Thursday, December 28, 2006
Can the TTC reinvent itself?
Toronto ON - A Dr. Gridlock article on the globeandmail.com web site offers some commentary on what ails the Toronto Transit Commission (TTC) and what could help solve the problem. Most of what follows in my commentary can be applied easily to any transit system, not just the TTC.
In the article, reporter Jeff Gray asks former Toronto budget chief, David Soknacki about what he thinks is wrong with the operation.
Soknacki's answer could fit just about any transit system in North America. An outmoded, monolithic, top-down organization that is too resistant to new ideas.
While I agree with Soknacki's assessment for the most part, I would add to it the following so that it works with the majority of public transit systems: Oblivious to their purpose. I say this simply because too many transit systems have lost touch with what transit is supposed to be. Moving people from point A to point B has lost its meaning as transit administrations across North America focus more on "style over substance" methods of operations.
Soknacki has a vision of dismantling the existing TTC and creating separate agencies for each mode of transport. Each mini-TTC would be overseen by an overarching regional body, aka an umbrella agency or mega agency. This type of set up, Soknacki believes, would allow for quicker adjustments to meet rider needs as well as coming up for new ideas in improving the service overall.
While Soknacki brings forth some valid points for breaking up the TTC into smaller pieces, I think he misses the fact that what he is suggesting is an even bigger bureaucratic monster. One that will further drain the already anemic transit funding coffers. The umbrella agency concept does work but it creates a larger overall paper pusher style of administration which increases the overall cost of providing service.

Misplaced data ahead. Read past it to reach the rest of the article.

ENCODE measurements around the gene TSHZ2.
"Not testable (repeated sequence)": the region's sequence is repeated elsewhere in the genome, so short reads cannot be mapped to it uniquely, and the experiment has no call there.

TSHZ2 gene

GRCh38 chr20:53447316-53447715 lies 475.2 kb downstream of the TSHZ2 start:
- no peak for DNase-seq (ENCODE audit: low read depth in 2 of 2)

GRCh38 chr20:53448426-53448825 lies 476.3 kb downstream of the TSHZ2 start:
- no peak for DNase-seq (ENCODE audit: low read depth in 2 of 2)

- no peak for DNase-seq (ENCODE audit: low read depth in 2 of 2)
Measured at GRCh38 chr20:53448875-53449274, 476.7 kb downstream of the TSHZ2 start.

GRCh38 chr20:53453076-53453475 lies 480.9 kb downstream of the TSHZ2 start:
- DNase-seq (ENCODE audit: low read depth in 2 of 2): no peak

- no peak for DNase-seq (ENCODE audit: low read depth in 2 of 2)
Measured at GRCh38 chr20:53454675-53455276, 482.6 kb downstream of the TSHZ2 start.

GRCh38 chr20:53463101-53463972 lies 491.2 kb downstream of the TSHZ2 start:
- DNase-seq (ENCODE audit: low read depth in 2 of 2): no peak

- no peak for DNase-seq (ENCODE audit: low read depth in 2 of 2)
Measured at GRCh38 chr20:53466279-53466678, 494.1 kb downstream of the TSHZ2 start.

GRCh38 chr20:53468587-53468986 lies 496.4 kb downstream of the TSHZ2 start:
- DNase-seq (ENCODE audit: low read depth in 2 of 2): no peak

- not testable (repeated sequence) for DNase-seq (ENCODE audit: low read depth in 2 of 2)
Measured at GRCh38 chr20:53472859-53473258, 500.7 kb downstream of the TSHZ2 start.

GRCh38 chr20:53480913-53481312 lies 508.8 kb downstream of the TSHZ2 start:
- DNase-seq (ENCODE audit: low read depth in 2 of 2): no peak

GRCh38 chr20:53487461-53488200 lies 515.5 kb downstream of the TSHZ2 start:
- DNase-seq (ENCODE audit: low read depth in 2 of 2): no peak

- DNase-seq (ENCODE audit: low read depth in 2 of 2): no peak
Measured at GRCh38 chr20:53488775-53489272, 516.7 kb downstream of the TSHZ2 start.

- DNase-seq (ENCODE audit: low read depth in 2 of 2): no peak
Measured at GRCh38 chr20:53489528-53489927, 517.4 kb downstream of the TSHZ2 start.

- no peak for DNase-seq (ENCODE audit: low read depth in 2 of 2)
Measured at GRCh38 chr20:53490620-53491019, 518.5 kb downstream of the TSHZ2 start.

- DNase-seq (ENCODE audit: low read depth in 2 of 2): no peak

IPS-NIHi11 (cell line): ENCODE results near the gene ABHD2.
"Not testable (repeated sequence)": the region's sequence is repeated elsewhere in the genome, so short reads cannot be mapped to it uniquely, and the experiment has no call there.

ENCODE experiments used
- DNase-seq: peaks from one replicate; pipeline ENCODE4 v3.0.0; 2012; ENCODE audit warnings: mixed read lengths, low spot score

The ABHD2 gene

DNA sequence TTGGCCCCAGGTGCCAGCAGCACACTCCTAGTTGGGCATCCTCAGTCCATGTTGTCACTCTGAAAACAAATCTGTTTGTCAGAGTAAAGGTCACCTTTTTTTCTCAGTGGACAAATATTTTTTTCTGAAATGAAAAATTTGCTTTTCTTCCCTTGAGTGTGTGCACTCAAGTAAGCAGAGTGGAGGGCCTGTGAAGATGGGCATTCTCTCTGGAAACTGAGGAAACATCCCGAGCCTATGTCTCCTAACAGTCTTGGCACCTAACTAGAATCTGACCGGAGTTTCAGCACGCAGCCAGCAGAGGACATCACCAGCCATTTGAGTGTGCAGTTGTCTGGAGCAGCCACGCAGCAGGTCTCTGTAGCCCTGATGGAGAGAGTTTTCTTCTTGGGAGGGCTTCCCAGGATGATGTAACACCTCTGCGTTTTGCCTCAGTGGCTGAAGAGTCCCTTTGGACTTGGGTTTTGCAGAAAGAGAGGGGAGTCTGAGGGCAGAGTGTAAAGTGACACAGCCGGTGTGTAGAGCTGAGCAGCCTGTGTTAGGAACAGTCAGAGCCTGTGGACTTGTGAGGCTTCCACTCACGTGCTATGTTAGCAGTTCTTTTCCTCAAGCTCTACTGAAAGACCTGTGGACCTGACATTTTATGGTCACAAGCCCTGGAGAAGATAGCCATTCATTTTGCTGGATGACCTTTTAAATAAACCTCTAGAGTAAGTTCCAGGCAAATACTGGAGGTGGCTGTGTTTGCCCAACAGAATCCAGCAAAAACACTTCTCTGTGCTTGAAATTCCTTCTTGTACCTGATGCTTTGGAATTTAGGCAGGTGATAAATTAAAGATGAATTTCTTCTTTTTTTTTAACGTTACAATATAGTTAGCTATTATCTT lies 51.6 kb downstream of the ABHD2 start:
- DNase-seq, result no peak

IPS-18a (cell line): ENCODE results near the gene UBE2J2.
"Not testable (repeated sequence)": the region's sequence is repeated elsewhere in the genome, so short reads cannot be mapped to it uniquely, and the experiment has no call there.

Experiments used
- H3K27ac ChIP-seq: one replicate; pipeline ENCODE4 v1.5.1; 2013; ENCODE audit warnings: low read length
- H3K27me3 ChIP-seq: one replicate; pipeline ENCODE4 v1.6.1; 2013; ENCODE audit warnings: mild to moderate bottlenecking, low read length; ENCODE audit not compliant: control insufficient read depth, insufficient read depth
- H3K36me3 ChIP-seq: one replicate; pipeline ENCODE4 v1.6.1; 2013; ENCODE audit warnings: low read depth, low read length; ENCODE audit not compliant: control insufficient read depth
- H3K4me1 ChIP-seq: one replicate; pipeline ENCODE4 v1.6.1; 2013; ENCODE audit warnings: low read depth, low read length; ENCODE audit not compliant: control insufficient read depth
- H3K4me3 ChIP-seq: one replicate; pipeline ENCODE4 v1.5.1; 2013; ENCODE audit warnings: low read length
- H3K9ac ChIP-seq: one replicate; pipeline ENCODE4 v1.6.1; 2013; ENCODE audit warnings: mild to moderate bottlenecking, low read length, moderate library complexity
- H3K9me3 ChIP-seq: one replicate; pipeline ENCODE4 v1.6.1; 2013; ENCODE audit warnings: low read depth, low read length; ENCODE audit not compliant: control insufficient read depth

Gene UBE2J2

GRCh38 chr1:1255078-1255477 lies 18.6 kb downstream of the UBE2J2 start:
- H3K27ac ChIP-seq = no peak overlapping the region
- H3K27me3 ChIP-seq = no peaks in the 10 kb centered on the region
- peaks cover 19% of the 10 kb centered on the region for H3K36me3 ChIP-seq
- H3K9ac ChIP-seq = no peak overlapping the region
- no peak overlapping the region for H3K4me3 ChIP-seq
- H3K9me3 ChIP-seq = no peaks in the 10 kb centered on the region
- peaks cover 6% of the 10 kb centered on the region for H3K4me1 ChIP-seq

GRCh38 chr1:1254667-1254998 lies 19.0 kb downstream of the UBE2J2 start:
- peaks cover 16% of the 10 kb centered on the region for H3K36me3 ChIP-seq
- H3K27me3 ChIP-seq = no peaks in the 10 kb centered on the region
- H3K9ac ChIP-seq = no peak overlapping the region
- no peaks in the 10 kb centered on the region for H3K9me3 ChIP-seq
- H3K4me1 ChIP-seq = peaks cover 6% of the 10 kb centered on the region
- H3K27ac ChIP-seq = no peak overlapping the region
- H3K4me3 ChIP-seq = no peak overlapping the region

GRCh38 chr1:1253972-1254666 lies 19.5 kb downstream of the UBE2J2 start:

In Soknacki's vision, the mini-TTC's which are created would handle bus, rail and subway operations and would be able to respond quicker to ridership needs. Where the problem with this comes in is that you then need to wade through many more miles of red tape created by the paper pushing umbrella agency which ultimately will slow everything down.
Many transit systems are considering the umbrella agency method for public transit to try and salvage their failing transit systems. They are using a different reasoning than Soknacki uses however. Other systems see such an umbrella agency as a means to leverage more money out of the government rather than a means to improve operations.
Toronto's Mayor, David Miller, thinks Soknacki's idea would destroy public transit in Toronto. Mayor Miller thinks the problem strictly the lack of adequate funding.
The Mayor is partially correct but this is where Soknacki's earlier comments come into play. The TTC is too resistant to change. It is a lumbering and hungry beast rather than a lean, mean fighting machine.